Phage genomes were downloaded from EBI in February 2013 and filtered to remove any genomes that contained unknown or ambiguous bases, resulting in 1826 genomes that were used for creating in silico datasets (see Table S1 for accession numbers). Simulated datasets of 2 × 300 bp paired-end reads were produced using ART Illumina 2.1.8 (Huang et al., 2012). Read quality profiles for input into ART were generated from a previous MiSeq run and produced error model profiles that are included as supplementary data. Insertion and deletion rates for in silico reads were based on the same read quality profiles. For initial comparison of assembly programs, 300 bp read sets were produced at 100× coverage of each genome, with a mean insert size of 300 bp. For further analysis, read sets were produced for a coverage of 20, 30, 40, 50 and 100×. Insert sizes of 300, 500 and 650 bp were used with selected datasets. Each set of reads was assembled with SPAdes v3.1 (Bankevich et al., 2012), Velvet v1.2.10 (Zerbino & Birney, 2008), and Ray v2.3.1 (Boisvert, Laviolette & Corbeil, 2010). For SPAdes the ‘–only-assembler’ parameter was used. For Velvet, a range of kmer values were tested with VelvetOptimiser using the parameters ‘-s 51 –e 199 –× 20 –cov_cutoff 4’. For Ray, the parameter ‘-k 61’ was used. All other parameters in each assembler were left at default settings. Genome assembly was assessed using QUAST (Gurevich et al., 2013) against the reference genome used for production of the reads. Genomes were defined as complete if a single contig assembled without error and covered > 97% of the reference sequence, as determined by QUAST (Gurevich et al., 2013). Partial assemblies did not meet the required 97% threshold and had no assembly errors. Misassemblies were defined as genomes that contained errors, as identified by QUAST analysis. To simulate the pooled libraries, genomes were randomly sampled with replacement from specific sets of phage genomes, either using all phage genomes or only those confined to a particular host (e.g., Pseudomonas, Mycobacterium, Synechococcus and Bacillus) prior to de novo genome assembly.
De novo assembly of phage isolates
Reads were trimmed with Sickle (Joshi & Fass, 2011) using default parameters. Genomes were assembled using SPAdes as described above. Reads were mapped back against the resulting contigs using BWA MEM v0.7.5 (Li, 2013) to check for assembly errors. Manipulation of SAM and BAM files was performed with SAMtools (Li et al., 2009). BAM files were processed with Qualimap v0.7.1 (García-Alcalde et al., 2012) to calculate the read coverage per contig and percentage of non-phage reads per sample. Reads for S-PM2d and T4 were submitted to the EBI archive under accession numbers PRJEB9935 and PRJEB9928 respectively. Reads and assemblies were submitted for HP1 [PRJEB9930], HC15b1 [PRJEB11092], HC15b2 [PRJEB11762], VCM1a [PRJEB11093], VCM1b [PRJEB11761], T17A [PRJEB11094], HC15g [PRJEB11095], HC4a [PRJEB11096], and AM-2105 [PRJEB11760]. The bacterial host of phages HC15g and HC4a has yet to be confirmed; putative hosts were identified at the genus level by analysing the contaminating host DNA within the phage DNA samples using Kraken (Wood & Salzberg, 2014).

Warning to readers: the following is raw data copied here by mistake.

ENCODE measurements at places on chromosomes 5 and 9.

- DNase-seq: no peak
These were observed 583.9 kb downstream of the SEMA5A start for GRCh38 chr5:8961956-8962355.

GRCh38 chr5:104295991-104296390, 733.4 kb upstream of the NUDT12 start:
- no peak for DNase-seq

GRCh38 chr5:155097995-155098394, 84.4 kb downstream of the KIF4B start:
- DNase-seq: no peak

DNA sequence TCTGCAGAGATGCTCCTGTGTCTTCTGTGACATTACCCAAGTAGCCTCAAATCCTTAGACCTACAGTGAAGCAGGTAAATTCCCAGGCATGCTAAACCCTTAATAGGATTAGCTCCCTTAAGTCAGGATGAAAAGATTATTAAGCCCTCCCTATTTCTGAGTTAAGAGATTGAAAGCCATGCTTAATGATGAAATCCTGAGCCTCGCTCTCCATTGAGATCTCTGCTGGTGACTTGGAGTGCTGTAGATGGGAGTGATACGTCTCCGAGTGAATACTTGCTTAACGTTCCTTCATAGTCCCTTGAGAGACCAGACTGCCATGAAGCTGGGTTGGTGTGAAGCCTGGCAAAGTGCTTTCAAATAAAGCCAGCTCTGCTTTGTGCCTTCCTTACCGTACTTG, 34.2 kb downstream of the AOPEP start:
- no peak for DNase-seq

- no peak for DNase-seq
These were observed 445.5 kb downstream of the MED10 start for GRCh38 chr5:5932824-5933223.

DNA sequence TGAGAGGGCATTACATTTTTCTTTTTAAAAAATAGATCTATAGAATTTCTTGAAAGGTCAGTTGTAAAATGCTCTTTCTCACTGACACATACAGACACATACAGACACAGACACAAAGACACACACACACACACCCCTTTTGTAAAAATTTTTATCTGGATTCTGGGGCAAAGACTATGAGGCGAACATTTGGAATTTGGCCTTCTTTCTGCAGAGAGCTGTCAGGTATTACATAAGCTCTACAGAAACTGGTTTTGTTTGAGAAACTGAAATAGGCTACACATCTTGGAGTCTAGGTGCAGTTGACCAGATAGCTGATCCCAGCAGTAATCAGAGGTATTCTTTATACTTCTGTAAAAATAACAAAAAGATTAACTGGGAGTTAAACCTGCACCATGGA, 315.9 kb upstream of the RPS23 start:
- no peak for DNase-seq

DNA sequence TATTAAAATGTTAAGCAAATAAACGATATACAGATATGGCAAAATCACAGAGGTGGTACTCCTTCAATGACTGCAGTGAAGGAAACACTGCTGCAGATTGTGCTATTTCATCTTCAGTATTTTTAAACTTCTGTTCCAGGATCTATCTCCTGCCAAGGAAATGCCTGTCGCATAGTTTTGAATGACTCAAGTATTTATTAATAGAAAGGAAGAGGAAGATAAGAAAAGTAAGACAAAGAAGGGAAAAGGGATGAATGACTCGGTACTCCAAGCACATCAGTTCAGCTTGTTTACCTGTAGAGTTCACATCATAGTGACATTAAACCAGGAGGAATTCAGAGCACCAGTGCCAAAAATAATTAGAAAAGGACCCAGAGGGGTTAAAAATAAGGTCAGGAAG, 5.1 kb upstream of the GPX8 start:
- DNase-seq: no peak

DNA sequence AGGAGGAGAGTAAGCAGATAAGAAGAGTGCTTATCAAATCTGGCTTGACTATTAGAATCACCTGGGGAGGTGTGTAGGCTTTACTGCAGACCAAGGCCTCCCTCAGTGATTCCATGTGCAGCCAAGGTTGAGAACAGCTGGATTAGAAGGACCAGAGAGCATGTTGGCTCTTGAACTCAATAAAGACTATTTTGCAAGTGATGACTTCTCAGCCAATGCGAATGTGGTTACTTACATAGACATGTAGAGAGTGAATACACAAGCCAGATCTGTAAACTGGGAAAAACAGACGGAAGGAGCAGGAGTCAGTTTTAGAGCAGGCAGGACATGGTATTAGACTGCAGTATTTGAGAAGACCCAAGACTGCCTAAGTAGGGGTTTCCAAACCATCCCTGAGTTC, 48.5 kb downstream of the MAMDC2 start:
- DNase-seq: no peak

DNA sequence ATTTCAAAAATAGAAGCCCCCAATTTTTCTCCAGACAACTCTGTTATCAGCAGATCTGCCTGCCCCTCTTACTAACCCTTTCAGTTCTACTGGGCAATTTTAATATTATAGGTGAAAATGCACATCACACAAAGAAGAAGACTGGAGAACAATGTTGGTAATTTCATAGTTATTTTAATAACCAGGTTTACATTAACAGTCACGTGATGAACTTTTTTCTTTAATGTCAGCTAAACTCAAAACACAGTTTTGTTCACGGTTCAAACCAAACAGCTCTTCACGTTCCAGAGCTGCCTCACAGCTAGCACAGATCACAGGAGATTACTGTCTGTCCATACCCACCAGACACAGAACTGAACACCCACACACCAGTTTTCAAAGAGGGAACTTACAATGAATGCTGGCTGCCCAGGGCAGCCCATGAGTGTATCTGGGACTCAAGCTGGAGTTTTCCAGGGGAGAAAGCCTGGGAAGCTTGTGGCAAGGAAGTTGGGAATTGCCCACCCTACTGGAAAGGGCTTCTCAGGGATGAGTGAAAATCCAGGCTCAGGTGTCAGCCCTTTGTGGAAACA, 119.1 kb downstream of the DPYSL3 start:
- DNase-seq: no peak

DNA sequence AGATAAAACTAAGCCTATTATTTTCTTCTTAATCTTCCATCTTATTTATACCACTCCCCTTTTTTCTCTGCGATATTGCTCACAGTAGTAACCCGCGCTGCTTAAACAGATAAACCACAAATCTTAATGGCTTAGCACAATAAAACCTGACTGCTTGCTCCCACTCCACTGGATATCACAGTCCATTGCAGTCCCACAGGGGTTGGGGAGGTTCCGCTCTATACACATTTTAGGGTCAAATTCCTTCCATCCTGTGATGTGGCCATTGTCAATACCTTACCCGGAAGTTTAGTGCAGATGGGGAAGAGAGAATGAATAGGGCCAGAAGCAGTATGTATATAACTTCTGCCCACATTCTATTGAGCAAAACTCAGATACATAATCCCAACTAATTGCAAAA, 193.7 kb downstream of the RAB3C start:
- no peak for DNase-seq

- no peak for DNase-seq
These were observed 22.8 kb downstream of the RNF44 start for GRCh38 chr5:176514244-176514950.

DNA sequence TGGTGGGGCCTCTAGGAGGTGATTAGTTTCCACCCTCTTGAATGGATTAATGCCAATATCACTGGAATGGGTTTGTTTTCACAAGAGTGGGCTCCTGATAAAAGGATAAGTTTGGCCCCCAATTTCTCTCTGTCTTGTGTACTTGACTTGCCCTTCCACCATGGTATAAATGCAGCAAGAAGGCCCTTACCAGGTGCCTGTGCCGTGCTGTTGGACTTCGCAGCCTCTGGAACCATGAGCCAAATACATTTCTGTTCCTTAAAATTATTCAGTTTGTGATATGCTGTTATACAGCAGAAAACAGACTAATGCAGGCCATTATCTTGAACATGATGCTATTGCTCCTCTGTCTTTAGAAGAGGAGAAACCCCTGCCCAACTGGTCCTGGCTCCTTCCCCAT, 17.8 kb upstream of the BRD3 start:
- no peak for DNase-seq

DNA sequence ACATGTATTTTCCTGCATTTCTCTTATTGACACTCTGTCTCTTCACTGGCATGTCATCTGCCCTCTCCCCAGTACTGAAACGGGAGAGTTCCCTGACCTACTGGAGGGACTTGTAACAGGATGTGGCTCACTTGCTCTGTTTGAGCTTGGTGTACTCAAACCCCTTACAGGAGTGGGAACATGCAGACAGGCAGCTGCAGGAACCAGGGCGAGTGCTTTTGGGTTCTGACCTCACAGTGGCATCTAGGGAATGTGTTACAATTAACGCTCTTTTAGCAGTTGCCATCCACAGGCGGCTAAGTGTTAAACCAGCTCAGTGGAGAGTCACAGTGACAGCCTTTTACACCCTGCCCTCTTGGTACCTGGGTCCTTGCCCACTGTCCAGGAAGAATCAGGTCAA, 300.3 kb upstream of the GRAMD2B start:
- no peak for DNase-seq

SNP and INDEL calling
Reads were mapped against a reference genome using BWA MEM (Li, 2013). Manipulation of SAM and BAM files was performed with SAMtools (Li et al., 2009). An mpileup file was produced using the −B option and the resulting file used with VarScan v2.3 (Koboldt et al., 2012) for both SNP and INDEL calling at a minimum average quality of 30, minimum variant frequency of 90%, with a minimum coverage of 30.
To ascertain if the use of Illumina sequencing technologies is a suitable method for the high-throughput assembly of phage genomes, an artificial dataset was constructed from all high quality genomes (1826) in the EBI database at the time of analysis (http://www.ebi.ac.uk/genomes/phage.html). Genomes were assembled using three commonly used assembly programs (Velvet, SPAdes, and Ray) at a sequencing coverage of 100× to determine if the algorithm affects the successful assembly of phage genomes compared to the original reference genome. QUAST was used to assess the assembly parameters compared to the original assembly. Genomes were assessed on their completeness (% of genome on a single contig) and the number of assembly errors (Table S1). This resulted in 1800, 1545 and 1638 complete error free genomes, using SPAdes, Velvet, and Ray respectively (Table 1). A greater proportion of genomes were assembled with SPAdes, compared to both Velvet and Ray (Table 2). Velvet produced an increased proportion of assemblies that were misassembled, compared to the reference.
|HC15b||Pseudomonas syringae pv. aesculi||This study|
|VCM1||Pseudomonas syringae pv. tomato DC3000||This study|
|SHL2||Pseudomonas syringae pv. tomato DC3000||This study|
|T17A||Pseudomonas syringae pv. tomato PT23||This study|
|HC15g||21.1.2 (Pantoea sp)||This study|
|HC4a||21.1.2 (Clavibacter sp)||This study|
|S-PM2||Synechococcus sp WH7803||(Puxty et al., 2015)|
|S-RSM4||Synechococcus sp WH7803||(Millard et al., 2009)|
|HP1||Haemophilus influenzae||(Esposito et al., 1996)|
|T4||Escherichia coli||(Miller et al., 2003)|